Date of Graduation


Document Type

Dissertation (PhD)

Program Affiliation

Cell and Regulatory Biology

Degree Name

Doctor of Philosophy (PhD)

Advisor/Committee Chair

Alemayehu A. Gorfe

Committee Member

James M. Briggs

Committee Member

Richard B. Clark

Committee Member

Carmen W. Dessauer

Committee Member

John F. Hancock

Committee Member

John A. Putkey


Ras is a monomeric G-protein that mediates multiple signaling pathways. When bound to GTP, Ras binds to and activates effectors and when bound to GDP it does not. Somatic mutations occur in ~15% of all human cancers and cause Ras to be predominantly bound to GTP. Recently, several studies revealed that Ras exists in an ensemble of at least two states when bound to GTP. In the state 1 conformation, Ras is unable to properly bind effectors but holds potential for binding ligands. Conversely, at allosteric sites, state 2 conformations readily bind effectors but not ligands.

To incorporate the flexibility of proteins into structure based drug discovery, we developed a protocol called LIgand Binding Specificity Analysis (LIBSA). LIBSA uses ligands to probe the surface of a target protein and identifies low-affinity ligands that bind consistently to allosteric sites. This allows for a small library of compounds to search for allosteric binding sites on fully flexible targets. Moreover, without the requirement of defining a binding site on the target, multiple pockets can be screened simultaneously. Using LIBSA and an ensemble of conformations, two pockets near the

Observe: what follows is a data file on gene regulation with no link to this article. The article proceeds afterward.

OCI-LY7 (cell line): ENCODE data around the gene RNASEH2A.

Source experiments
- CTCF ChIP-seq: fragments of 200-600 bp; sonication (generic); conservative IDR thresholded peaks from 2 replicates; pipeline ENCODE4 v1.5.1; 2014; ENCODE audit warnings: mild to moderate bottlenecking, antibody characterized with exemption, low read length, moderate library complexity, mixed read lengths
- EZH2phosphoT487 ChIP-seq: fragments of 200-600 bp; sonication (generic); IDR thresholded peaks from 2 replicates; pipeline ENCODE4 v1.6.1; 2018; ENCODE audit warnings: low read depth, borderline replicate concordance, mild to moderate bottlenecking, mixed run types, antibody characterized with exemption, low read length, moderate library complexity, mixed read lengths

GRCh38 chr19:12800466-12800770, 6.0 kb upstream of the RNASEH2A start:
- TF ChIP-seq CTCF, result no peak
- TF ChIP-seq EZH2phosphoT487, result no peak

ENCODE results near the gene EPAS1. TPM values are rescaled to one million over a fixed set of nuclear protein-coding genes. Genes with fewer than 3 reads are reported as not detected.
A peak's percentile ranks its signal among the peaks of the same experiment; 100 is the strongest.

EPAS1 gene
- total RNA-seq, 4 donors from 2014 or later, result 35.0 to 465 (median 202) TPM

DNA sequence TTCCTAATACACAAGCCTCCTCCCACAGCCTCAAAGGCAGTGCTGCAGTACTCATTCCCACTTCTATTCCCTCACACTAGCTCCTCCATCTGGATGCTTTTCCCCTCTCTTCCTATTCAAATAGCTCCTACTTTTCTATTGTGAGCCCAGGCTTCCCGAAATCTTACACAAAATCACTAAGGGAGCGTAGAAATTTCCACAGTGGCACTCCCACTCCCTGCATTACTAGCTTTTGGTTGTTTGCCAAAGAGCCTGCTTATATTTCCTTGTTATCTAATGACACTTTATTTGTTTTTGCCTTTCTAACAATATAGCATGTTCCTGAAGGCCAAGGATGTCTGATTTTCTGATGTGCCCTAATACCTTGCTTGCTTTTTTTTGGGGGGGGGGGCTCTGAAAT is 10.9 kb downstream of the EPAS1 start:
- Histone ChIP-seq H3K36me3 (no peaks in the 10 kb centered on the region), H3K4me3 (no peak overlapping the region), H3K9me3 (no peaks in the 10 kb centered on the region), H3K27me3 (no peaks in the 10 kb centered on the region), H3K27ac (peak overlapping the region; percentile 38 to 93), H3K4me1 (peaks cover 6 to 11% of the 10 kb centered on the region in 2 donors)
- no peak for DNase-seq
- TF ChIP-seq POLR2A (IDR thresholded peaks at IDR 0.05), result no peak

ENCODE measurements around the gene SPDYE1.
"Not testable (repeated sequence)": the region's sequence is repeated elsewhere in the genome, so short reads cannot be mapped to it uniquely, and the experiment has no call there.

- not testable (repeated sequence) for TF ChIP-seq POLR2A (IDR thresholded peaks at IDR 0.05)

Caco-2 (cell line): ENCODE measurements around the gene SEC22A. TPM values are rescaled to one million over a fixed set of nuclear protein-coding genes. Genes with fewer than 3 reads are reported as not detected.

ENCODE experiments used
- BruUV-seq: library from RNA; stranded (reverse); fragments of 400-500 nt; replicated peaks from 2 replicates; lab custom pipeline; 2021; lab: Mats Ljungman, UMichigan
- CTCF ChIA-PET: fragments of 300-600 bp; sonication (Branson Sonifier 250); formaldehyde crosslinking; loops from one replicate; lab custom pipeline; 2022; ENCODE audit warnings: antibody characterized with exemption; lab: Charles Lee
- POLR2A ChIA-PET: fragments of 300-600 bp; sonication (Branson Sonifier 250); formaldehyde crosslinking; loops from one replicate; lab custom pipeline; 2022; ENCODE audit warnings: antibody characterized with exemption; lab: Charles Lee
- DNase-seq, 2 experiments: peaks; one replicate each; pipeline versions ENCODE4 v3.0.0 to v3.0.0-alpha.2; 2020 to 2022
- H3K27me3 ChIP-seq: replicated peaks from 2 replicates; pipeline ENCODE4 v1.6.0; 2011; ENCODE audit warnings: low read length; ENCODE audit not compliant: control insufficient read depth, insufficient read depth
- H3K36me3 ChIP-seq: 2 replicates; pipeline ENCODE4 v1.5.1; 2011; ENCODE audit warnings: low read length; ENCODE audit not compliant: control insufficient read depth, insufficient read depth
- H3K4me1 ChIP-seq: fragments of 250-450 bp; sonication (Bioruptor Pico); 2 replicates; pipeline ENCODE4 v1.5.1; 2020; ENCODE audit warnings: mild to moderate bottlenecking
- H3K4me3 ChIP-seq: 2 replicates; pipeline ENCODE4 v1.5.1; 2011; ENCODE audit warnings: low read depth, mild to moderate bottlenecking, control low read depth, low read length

switch regions of Ras, switch 1 (p1) and the core β-sheet/switch 2 (p2), were found to bind ligands with both a high affinity and a high preference. This suggested that simulations coupled with docking experiments could reveal novel binding sites.

As a test of this probabilistic model of binding, we investigated if the anti-cancer activity of Andrographolide (AGP), a medicinal extract from the plant Andrographis paniculata, and three derivatives (SRJ09, SRJ10 & SRJ23) was due to a direct interaction with Ras. Ensemble docking revealed that the SRJ compounds best-targeted p1 or p2. Further examination of the docked complexes using MD revealed that binding was stable only at p1 and not at p2. Comparison of the MD optimized complex to previously determined crystal structures suggested that SRJ23 could inhibit nucleotide exchange on Ras. Experimental validation of this hypothesis revealed that treatment of cells with AGP and the derivatives acutely inhibited nucleotide loading of wild type Ras. Amazingly, prolonged but not acute treatment of transformed cells with SRJ23 and SRJ09 reduced the GTP loading of K-RasG12V thus elucidating a requirement for exchange factors for maintenance of oncogenic Ras signaling.


Computation, Drug Discovery, Exchange Factor, Ras



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